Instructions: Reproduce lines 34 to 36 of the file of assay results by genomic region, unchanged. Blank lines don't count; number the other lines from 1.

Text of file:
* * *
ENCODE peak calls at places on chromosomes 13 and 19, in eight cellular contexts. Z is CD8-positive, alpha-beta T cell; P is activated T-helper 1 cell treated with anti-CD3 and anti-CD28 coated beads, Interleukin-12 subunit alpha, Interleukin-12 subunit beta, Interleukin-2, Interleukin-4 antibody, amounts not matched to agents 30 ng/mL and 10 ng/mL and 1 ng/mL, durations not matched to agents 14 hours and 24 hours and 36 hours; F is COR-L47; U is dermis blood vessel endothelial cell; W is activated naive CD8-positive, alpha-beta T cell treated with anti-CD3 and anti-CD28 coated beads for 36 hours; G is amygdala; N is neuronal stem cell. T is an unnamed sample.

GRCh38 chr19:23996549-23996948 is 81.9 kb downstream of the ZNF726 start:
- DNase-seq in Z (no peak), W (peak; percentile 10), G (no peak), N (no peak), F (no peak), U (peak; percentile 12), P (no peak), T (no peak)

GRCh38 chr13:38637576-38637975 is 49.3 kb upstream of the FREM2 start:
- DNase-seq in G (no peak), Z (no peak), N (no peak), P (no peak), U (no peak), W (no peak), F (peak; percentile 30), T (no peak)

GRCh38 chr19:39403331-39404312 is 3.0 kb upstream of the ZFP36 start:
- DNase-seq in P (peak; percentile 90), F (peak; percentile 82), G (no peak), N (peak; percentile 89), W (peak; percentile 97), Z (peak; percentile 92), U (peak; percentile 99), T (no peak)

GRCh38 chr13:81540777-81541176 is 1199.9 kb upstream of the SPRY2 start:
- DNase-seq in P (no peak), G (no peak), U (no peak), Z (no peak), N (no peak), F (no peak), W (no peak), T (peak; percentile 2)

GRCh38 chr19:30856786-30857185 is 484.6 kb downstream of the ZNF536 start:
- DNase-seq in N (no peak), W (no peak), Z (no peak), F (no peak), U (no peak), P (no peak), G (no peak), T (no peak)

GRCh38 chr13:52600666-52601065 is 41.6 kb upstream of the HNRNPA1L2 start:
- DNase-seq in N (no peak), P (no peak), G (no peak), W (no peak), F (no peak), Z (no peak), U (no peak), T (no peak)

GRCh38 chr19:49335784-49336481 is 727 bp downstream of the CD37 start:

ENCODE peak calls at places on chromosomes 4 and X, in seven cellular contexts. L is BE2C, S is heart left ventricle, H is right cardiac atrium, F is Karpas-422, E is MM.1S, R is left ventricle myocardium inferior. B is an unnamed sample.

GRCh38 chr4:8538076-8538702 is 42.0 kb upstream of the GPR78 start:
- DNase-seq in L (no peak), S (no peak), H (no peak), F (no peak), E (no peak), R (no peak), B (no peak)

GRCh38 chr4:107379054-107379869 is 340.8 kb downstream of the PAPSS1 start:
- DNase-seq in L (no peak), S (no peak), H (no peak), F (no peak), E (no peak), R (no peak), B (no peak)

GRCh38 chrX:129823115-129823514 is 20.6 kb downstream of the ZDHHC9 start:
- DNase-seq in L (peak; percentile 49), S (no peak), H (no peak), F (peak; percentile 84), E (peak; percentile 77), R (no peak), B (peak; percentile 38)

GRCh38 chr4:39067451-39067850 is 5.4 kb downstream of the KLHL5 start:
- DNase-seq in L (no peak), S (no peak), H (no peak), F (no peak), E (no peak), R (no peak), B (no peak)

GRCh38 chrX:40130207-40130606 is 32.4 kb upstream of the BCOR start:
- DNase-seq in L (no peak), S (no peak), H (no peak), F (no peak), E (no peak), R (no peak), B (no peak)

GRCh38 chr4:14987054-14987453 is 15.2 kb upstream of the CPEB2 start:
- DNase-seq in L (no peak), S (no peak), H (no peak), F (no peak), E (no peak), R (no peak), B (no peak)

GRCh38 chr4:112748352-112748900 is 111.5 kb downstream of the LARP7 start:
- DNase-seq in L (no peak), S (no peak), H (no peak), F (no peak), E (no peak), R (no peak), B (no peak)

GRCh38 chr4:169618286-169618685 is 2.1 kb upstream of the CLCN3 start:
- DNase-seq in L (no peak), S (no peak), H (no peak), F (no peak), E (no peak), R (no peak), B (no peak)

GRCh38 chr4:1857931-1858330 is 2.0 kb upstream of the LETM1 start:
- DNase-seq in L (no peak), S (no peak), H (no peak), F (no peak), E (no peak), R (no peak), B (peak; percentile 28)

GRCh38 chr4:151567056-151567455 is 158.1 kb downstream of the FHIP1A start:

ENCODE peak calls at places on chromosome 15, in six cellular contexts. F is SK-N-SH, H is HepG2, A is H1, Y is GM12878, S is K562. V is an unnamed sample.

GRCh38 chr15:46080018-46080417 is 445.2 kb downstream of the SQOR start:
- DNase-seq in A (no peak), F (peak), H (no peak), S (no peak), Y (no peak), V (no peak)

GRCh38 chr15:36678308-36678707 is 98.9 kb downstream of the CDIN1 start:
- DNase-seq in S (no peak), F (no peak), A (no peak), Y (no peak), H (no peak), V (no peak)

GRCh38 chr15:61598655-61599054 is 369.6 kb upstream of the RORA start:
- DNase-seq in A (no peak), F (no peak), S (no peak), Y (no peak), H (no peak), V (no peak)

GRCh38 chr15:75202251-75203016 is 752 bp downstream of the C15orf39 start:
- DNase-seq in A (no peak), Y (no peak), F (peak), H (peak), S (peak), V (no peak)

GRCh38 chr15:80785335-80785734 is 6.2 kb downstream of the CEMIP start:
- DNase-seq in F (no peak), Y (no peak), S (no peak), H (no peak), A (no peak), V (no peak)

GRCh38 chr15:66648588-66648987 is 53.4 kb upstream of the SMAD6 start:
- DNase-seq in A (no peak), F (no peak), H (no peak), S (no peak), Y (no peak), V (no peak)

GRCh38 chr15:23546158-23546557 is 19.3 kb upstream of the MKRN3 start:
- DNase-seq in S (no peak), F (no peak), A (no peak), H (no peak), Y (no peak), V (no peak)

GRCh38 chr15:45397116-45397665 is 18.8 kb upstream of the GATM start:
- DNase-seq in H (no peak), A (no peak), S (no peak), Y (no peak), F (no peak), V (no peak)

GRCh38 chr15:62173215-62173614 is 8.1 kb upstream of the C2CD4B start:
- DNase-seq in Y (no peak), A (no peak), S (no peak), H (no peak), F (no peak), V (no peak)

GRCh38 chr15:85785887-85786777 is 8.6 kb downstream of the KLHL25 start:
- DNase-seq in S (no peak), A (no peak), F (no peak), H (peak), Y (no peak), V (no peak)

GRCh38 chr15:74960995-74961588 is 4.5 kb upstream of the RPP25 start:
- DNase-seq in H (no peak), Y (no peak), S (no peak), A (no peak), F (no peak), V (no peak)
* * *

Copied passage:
GRCh38 chr4:151567056-151567455 is 158.1 kb downstream of the FHIP1A start:

ENCODE peak calls at places on chromosome 15, in six cellular contexts. F is SK-N-SH, H is HepG2, A is H1, Y is GM12878, S is K562. V is an unnamed sample.

GRCh38 chr15:46080018-46080417 is 445.2 kb downstream of the SQOR start: